Prior to this I rang my mother for some tears and sympathy and whilst it was somewhat forthcoming the inevitable blame game started and it turned into ALL my fault. I pay too much attention to one child, not enough to the other, yadda yadda yadda. My return home from the concert, 12 hours after I left the house that morning, was met with less sympathy and more criticism about my mothering skills. I'm trying my best, really I am.

Truth be told I think I'm doing okay. If I had nothing else to do, no full time job, I would probably be doing better. But that's not the reality of my life.

The one light at the end of the tunnel yesterday came from a very old friend whom I told that I was worried about the school meeting prior to going. It was his simple R U OK at the school concert that meant the world to me. Because I knew he cared about the answer. And didn't judge me when I said NO. He just said Sorry. A small five letter word. Sorry. Thank you Brian, it meant everything to me last night.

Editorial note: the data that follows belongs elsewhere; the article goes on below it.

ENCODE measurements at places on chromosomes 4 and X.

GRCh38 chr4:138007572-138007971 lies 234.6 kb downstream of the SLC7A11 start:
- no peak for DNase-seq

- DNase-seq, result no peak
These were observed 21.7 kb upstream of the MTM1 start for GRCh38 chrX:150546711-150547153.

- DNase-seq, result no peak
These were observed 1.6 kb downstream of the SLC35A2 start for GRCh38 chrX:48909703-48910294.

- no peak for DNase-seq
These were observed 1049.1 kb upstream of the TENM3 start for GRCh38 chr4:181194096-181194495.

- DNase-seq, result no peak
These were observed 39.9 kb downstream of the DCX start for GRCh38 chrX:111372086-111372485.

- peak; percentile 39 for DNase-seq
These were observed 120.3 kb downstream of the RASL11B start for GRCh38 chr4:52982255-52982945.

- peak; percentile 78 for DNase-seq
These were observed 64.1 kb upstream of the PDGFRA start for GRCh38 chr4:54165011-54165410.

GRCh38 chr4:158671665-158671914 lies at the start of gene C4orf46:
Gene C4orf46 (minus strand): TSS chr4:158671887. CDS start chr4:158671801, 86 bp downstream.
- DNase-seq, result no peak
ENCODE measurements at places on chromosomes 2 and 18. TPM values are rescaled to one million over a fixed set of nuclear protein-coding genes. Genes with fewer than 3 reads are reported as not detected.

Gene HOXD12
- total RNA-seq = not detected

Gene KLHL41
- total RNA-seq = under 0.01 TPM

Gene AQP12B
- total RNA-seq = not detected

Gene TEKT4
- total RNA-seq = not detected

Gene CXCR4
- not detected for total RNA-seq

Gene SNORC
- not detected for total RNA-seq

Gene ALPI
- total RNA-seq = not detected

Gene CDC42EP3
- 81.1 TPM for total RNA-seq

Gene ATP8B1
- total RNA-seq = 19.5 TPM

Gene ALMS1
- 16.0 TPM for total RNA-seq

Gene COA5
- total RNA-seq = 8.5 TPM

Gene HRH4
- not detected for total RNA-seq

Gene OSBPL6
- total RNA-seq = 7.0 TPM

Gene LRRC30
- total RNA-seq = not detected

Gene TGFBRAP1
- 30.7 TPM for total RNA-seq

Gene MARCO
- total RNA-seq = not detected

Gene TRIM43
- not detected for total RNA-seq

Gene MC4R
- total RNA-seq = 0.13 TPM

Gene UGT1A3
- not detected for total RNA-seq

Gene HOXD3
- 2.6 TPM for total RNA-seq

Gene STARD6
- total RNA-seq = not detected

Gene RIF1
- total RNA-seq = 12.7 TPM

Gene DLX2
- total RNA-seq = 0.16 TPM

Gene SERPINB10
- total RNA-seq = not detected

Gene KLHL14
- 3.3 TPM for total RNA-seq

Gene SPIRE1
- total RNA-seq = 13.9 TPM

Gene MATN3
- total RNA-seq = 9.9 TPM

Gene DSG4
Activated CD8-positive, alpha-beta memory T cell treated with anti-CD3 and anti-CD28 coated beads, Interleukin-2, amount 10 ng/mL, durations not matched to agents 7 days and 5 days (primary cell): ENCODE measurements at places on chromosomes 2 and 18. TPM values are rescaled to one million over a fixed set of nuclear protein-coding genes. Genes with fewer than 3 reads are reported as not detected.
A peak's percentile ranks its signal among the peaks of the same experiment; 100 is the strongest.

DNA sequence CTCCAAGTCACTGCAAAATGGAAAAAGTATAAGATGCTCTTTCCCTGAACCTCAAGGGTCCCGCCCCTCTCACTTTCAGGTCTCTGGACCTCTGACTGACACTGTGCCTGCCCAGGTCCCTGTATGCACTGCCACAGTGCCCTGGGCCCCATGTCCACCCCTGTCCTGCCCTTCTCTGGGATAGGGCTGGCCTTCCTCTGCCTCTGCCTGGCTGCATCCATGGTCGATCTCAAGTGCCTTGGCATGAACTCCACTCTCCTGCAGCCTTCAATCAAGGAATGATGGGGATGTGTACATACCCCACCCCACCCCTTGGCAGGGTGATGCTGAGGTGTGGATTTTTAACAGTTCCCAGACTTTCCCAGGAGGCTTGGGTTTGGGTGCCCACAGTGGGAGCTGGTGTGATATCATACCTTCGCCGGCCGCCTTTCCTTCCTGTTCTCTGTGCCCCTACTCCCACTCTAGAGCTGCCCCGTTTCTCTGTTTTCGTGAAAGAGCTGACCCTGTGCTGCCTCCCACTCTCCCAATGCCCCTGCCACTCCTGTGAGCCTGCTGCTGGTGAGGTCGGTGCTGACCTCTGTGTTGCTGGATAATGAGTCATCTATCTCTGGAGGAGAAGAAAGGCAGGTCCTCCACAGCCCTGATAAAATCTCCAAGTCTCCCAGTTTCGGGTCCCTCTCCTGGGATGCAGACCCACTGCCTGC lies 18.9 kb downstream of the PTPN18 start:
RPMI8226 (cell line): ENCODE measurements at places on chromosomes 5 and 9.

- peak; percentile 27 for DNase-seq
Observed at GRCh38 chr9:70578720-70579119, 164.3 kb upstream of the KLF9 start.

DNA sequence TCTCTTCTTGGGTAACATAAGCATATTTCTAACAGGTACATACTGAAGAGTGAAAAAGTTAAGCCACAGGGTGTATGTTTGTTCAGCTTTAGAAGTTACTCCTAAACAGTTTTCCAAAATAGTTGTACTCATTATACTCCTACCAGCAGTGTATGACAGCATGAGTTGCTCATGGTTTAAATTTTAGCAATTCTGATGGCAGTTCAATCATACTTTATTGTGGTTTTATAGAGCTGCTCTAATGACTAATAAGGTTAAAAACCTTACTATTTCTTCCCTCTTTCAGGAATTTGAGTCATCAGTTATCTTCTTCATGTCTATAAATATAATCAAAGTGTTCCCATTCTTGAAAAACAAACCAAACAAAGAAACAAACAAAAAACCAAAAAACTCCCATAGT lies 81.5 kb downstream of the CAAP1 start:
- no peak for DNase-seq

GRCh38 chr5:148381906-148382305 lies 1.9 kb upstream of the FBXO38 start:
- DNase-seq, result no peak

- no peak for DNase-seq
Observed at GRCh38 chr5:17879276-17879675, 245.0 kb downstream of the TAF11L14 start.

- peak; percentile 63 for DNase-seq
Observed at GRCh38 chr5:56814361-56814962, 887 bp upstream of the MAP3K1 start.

And today I added a little sugar to my afternoon with some petit fours which soothed my tummy and my soul because I know that to taste that good they had to be baked with love.

Wednesday, December 1, 2010

CYA - A Strategy for Everyone!

I work in a very political place.  And before you start yeah yeahing from your cheap seats in the back there (like where aren’t there politics?), know that my place can be particularly challenging.  While I could say that today was one such day, it really began yesterday.